Gone, Isabella Kirkland, 2004, oil paint and alkyd on canvas over wooden panel, 48 × 36 inches, depicts sixty-three species of plants and animals that have gone extinct. © Isabella Kirkland, courtesy of Feature inc, New York City.

Buddhist practitioner Jim Gollin has chaired the controversial environmental group Rainforest Action Network (RAN) for the last five years. During his tenure, RAN, which is dedicated to protecting old-growth forests and their ecosystems, has reached highly innovative deals with a number of major corporations, including Home Depot, the world’s largest lumber supplier, and Citigroup, the world’s largest financial institution. In both of these cases, RAN used confrontational tactics to open a dialogue that ended with cooperative written agreements: In 1999 Home Depot decided that it will not sell old-growth products, and in 2004 Citigroup agreed that it will not finance the destruction of old growth anywhere in the world. These are groundbreaking achievements, particularly for a small group with an annual budget of just over $2 million.

At forty-six, Gollin has been practicing Buddhism since 1978, focusing on Zen. He was one of the first Westerners to work in a Tokyo securities firm, before setting up his own investment firm in New York. I caught up with Gollin at his home in northern San Diego County. In his hillside office and then over sushi in Rancho Santa Fe, we explored how one of the most prominent green Buddhists in America squares Buddhist practice with environmental activism.
James Soshin Thornton

How does Buddhism inspire your life and work? It affects everything, but it’s not something I’m generally conscious of. I have to think about it to realize it. My worldview has evolved and changed through my experience with Buddhism; therefore there’s nothing I see that isn’t affected by it, but I don’t have a Buddhist checklist that I go through in the morning.

When did you discover Buddhism? I took a course on Buddhism in my sophomore year at Princeton, and I was very much taken with it. It seemed to me that Buddhism wasn’t a religion as I understood religion. It was one very wise man and other wise people through time describing “what is”—more like physics. The metaphor of Indra’s net—that everything is connected to and reflects everything else—has been particularly effective for me, especially in my environmental activism and human rights work. Such work is essentially confrontational: there’s an us and a them. There is a tendency, especially in our culture, to exterminate the other side. To win we must destroy them, their idea, their ideology, discredit it entirely. Compare this with the Buddhist approach, wherein we are all linked. When one shines, we all shine, and when one is occluded, we’re all occluded. This interconnected type of thinking does not come automatically, certainly not in our culture, so we must continually remind ourselves of it. The Rainforest Action Network is highly confrontational.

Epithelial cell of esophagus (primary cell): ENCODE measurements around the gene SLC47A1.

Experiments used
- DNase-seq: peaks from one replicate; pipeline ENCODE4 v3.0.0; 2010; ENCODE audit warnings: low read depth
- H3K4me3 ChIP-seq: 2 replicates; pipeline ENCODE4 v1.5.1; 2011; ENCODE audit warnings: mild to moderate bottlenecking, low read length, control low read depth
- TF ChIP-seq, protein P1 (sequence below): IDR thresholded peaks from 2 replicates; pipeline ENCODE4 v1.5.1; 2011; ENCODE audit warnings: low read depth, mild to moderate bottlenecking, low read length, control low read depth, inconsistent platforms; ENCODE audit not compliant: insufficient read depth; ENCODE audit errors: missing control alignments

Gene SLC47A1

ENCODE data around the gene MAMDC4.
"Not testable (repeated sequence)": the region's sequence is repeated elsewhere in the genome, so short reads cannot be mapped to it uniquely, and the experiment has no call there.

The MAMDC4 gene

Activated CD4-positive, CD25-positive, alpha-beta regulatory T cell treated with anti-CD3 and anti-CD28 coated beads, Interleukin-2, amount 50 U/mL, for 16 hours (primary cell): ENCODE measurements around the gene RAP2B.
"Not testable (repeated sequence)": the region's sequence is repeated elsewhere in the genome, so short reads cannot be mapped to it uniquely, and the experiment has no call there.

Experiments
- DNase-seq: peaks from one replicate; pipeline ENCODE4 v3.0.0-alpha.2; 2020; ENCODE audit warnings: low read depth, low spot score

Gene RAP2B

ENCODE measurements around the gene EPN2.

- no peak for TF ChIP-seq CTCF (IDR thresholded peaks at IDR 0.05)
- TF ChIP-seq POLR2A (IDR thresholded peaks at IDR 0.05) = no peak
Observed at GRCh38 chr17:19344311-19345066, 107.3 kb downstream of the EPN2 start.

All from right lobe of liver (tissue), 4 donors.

How does a Buddhist find himself comfortable using confrontation? There’s a story about a guy with a mule. He couldn’t get the mule to move. His friend says, “You’ve just got to whisper ‘Move’ in his ear and he’ll move.” So the first guy whispers into the mule’s ear. Nothing. He says louder, “Move!” Nothing. Eventually the friend says, “Here, I’ll show you.” He takes a two-by-four and whacks the mule on the head. Then he whispers, “Move” into the mule’s ear, and the mule moves. The first guy is shocked by the violence. “What was that about?” “Well,” says the friend, “first you have to get his attention.”

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